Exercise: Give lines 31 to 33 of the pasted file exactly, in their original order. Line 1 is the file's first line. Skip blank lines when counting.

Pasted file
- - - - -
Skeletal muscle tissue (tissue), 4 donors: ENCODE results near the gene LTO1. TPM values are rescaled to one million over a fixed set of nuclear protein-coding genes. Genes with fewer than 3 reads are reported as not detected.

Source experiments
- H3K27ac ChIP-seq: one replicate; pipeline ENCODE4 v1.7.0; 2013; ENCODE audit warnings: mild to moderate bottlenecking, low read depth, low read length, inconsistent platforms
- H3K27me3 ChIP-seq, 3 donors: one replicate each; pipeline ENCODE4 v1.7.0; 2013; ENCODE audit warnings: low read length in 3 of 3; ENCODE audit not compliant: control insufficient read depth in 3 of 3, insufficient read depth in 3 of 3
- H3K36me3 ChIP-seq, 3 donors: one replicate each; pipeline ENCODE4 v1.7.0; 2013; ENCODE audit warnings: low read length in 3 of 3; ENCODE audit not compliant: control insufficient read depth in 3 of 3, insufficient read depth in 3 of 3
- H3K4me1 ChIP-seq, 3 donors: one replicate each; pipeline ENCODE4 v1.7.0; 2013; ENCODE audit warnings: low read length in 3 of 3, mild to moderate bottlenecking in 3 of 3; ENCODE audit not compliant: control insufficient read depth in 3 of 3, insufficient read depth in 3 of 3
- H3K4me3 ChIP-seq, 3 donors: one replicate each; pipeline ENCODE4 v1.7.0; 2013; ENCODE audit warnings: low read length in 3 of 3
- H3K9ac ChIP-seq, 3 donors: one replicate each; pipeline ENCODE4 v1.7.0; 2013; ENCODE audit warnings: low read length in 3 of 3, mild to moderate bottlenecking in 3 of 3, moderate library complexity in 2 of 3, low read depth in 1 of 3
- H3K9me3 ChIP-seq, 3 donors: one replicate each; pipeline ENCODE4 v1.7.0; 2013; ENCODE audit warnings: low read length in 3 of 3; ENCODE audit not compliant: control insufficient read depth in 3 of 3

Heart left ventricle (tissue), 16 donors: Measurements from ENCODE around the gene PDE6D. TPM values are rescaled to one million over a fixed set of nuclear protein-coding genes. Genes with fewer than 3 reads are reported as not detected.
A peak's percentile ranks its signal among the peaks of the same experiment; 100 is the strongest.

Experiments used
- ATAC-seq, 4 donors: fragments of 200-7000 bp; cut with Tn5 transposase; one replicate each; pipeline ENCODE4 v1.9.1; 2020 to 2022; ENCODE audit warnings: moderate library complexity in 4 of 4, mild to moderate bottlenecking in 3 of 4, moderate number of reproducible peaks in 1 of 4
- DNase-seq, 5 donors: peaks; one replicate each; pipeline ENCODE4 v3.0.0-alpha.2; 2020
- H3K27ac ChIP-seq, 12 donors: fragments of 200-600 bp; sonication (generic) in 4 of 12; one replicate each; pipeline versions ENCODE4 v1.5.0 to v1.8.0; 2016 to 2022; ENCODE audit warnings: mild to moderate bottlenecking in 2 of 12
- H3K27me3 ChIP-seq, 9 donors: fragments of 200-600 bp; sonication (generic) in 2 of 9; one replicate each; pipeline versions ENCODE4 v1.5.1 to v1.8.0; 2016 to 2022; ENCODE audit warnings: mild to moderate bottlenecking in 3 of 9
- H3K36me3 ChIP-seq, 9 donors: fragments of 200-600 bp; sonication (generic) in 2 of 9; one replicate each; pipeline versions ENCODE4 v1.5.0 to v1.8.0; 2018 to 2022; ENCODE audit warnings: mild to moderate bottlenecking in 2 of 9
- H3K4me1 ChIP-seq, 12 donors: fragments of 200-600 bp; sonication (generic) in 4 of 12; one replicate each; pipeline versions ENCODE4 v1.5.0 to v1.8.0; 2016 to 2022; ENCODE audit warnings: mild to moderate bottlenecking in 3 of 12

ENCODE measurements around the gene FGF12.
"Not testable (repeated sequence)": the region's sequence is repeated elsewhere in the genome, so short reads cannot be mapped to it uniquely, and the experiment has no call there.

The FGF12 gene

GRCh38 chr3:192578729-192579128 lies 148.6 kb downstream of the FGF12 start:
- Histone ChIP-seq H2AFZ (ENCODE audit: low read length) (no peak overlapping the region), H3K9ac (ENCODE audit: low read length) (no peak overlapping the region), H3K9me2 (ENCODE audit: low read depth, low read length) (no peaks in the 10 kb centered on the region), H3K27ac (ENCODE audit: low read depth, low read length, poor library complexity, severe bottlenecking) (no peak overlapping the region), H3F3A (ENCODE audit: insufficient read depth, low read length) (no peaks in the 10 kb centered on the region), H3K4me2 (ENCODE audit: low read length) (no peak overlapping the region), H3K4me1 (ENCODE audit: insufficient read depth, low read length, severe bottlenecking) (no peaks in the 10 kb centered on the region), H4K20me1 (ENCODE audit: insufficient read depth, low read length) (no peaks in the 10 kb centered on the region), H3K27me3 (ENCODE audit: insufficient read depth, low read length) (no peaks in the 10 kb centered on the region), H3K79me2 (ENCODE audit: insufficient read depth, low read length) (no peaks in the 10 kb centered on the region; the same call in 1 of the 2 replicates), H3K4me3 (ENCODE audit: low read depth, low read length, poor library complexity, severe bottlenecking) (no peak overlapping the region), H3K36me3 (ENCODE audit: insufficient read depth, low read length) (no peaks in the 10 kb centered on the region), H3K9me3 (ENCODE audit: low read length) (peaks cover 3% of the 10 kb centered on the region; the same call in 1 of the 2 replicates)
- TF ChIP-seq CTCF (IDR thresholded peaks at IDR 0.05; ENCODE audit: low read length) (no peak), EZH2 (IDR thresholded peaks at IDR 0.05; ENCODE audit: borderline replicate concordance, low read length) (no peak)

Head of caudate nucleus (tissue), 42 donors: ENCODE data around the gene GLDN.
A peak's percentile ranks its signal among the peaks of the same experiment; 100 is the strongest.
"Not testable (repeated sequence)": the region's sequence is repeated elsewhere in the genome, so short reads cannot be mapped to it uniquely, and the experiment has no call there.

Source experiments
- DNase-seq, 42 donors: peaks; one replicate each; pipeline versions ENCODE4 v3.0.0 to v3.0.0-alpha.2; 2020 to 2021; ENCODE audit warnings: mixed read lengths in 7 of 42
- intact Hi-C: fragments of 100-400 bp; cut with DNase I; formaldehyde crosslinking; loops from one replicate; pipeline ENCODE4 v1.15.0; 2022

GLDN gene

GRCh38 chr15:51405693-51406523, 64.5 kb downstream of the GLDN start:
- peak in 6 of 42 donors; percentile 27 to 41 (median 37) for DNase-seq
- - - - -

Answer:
GLDN gene

GRCh38 chr15:51405693-51406523, 64.5 kb downstream of the GLDN start:
- peak in 6 of 42 donors; percentile 27 to 41 (median 37) for DNase-seq